I don’t think “tuning out the world” is an accurate description of what meditation is supposed to accomplish. Or maybe I haven’t reached that level.
When I meditate, I sit with my back straight (benefit 1: better posture), and close my eyes, and just try to think about my breathing. It’s not that I’m tuning anything out; rather, I’m trying to focus on what my breathing sounds like, feels like, what my chest and diaphragm expanding would look like. I’m not tuning things out, I’m tuning one very specific thing in.
Of course, you can’t just force yourself to think about your breathing for twenty minutes (or, again, I can’t). Your brain will come up with other stuff to distract you. At that point, you need to do three things:
- Allow the thought to fully surface. Don’t try to wrench your train of thought back to your breathing, but allow the thought to become clear.
- Accept the thought. What I generally say to myself at that point is, “Yes, I’m thinking about purple elephants. That is a perfectly normal thought, but not my concern at the moment. I will allow this thought to leave, and will return to it later, when I am not meditating.”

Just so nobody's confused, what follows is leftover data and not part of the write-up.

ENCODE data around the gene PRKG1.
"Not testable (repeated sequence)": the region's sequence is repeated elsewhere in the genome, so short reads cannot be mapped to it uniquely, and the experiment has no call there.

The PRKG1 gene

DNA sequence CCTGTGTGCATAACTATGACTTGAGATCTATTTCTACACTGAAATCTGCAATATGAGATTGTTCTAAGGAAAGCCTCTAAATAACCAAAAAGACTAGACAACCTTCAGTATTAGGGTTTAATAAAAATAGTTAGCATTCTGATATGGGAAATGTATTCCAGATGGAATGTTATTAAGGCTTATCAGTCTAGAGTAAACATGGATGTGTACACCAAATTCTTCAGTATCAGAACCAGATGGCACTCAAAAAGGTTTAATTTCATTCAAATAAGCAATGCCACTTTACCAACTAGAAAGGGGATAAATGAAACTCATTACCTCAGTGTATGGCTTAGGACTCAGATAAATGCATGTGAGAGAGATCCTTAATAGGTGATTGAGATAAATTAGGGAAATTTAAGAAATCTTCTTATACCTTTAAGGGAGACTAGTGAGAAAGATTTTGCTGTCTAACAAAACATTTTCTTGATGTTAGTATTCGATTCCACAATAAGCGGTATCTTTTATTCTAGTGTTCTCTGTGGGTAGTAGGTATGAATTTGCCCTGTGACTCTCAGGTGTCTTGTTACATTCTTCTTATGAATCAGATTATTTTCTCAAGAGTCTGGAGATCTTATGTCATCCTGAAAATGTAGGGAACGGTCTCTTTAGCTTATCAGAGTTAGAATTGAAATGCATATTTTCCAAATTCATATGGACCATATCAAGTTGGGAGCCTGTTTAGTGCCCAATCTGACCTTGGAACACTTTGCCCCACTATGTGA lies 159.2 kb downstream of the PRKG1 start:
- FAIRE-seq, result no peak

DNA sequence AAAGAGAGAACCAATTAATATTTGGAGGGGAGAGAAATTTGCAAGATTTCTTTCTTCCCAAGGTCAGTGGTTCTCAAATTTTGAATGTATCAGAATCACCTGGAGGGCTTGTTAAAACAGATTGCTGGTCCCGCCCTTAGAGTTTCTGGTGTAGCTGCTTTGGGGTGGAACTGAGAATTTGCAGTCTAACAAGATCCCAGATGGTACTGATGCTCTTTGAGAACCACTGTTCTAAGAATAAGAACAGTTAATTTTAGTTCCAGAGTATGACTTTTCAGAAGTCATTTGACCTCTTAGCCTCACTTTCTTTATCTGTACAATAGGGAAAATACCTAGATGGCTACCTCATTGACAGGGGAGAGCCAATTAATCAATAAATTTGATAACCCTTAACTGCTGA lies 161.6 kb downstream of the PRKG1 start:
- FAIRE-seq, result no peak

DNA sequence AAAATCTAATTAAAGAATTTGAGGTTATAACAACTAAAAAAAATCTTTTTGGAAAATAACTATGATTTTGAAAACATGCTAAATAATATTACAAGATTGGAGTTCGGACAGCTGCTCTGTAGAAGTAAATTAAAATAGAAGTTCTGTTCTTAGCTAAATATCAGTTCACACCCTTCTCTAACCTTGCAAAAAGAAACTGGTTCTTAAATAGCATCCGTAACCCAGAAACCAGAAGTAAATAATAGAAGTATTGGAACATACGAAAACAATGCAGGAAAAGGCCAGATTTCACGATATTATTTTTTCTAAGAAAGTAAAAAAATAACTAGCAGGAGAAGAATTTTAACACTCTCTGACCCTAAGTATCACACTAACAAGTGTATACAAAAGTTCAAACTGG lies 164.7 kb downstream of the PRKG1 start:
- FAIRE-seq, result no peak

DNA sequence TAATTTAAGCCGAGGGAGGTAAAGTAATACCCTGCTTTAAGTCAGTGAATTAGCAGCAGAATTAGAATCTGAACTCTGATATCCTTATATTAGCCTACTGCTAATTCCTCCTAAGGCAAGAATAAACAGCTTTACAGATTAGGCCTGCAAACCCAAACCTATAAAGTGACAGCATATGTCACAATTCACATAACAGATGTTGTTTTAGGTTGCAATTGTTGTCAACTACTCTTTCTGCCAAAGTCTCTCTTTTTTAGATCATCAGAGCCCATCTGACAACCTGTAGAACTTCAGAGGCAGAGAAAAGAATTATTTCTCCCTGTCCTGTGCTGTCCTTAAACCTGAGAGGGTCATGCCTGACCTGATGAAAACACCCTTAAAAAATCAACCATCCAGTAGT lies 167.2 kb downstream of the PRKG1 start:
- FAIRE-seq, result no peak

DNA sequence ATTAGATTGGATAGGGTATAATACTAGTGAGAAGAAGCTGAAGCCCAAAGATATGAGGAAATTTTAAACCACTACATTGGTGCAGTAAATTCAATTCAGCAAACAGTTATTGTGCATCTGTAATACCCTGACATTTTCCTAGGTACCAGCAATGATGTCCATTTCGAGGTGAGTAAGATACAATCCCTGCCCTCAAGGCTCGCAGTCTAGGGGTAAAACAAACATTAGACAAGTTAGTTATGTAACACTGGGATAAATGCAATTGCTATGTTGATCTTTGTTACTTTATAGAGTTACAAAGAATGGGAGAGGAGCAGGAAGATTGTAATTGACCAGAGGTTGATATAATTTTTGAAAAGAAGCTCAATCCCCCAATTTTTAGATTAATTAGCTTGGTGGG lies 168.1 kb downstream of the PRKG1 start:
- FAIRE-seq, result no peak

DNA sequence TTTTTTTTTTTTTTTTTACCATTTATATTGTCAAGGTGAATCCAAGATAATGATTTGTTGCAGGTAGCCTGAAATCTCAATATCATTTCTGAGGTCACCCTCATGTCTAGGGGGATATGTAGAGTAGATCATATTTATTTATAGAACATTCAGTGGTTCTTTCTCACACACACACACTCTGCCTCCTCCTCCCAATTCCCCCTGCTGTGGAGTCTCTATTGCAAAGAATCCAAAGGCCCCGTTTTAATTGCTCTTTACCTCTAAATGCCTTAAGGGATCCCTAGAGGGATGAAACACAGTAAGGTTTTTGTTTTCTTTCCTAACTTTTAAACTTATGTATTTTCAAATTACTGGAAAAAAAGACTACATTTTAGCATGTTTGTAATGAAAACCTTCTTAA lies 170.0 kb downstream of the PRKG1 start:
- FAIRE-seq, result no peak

- Make a mental note of what you were just thinking (which transforms it from just “meditation” to “mindfulness meditation”).
Once you have accepted the thought and allowed it to leave, return your focus to your breathing and continue the meditation.
When you’ve had enough, go back to your list of mental notes, and see if there’s anything there that needs further examination (benefit #2: better self-awareness).
After a good few minutes of meditation, I find that my thoughts become less attached to emotions (benefit #3), that things tend to be in more perspective (benefit #4), and that I have become aware of issues that I didn’t know were truly bugging me (benefit #2 again).
And (benefit #6), the actual physical act of just sitting down and breathing for awhile tends to relax me.
ETA: Another thing that I tend to do, before I go to sleep, borders on meditation: lie down, on my back, and, starting with my toes, I move each part of my body in each range of motion. So, I bend my toes, relax them, and extend my toes, and relax them. I roll my ankles around and relax them, then roll them the other direction, and relax them. I continue this all the way up to my face, and then start over again.
After three passes of this, I’m generally relaxed enough that I have absolutely no desire to move. Which would be nice for sleeping, except I can’t sleep on my back, so I know I’ll eventually have to move onto my side. Sometimes I go from that to actual meditation, but most times, I just lie there and enjoy the relaxation.